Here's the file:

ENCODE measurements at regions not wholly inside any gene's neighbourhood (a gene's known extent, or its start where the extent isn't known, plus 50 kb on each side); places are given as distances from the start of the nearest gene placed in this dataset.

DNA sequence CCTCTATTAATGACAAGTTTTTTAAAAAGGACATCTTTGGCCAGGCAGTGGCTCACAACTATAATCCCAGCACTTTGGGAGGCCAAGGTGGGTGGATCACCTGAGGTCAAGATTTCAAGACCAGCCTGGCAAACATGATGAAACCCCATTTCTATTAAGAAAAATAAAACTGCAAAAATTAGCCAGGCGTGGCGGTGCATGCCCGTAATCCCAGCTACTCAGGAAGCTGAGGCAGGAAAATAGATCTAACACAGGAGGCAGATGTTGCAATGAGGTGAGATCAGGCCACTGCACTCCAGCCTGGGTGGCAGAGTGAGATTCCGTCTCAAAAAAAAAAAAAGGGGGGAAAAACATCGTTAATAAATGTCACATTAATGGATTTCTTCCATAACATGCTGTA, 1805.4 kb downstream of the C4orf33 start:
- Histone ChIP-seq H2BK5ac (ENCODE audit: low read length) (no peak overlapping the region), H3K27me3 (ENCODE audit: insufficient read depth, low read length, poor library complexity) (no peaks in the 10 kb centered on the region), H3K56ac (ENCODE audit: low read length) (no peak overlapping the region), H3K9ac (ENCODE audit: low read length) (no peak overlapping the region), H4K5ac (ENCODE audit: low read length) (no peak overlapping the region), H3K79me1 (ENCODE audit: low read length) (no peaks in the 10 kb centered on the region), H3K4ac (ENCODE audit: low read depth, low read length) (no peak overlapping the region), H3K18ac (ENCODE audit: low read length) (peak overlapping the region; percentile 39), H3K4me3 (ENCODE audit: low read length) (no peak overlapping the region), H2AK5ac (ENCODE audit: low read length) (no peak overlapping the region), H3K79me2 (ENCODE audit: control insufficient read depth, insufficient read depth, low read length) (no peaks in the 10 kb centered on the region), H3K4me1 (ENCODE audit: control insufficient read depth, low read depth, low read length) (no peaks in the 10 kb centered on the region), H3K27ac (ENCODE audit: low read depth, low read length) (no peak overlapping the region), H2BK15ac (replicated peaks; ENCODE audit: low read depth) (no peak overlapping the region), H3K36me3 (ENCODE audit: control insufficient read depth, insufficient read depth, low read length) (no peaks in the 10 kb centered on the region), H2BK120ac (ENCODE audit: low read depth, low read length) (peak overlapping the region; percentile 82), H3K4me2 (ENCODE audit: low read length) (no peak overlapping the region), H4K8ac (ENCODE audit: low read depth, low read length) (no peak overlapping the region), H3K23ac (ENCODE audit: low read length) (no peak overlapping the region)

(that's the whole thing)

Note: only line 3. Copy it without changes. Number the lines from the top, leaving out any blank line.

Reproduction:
- Histone ChIP-seq H2BK5ac (ENCODE audit: low read length) (no peak overlapping the region), H3K27me3 (ENCODE audit: insufficient read depth, low read length, poor library complexity) (no peaks in the 10 kb centered on the region), H3K56ac (ENCODE audit: low read length) (no peak overlapping the region), H3K9ac (ENCODE audit: low read length) (no peak overlapping the region), H4K5ac (ENCODE audit: low read length) (no peak overlapping the region), H3K79me1 (ENCODE audit: low read length) (no peaks in the 10 kb centered on the region), H3K4ac (ENCODE audit: low read depth, low read length) (no peak overlapping the region), H3K18ac (ENCODE audit: low read length) (peak overlapping the region; percentile 39), H3K4me3 (ENCODE audit: low read length) (no peak overlapping the region), H2AK5ac (ENCODE audit: low read length) (no peak overlapping the region), H3K79me2 (ENCODE audit: control insufficient read depth, insufficient read depth, low read length) (no peaks in the 10 kb centered on the region), H3K4me1 (ENCODE audit: control insufficient read depth, low read depth, low read length) (no peaks in the 10 kb centered on the region), H3K27ac (ENCODE audit: low read depth, low read length) (no peak overlapping the region), H2BK15ac (replicated peaks; ENCODE audit: low read depth) (no peak overlapping the region), H3K36me3 (ENCODE audit: control insufficient read depth, insufficient read depth, low read length) (no peaks in the 10 kb centered on the region), H2BK120ac (ENCODE audit: low read depth, low read length) (peak overlapping the region; percentile 82), H3K4me2 (ENCODE audit: low read length) (no peak overlapping the region), H4K8ac (ENCODE audit: low read depth, low read length) (no peak overlapping the region), H3K23ac (ENCODE audit: low read length) (no peak overlapping the region)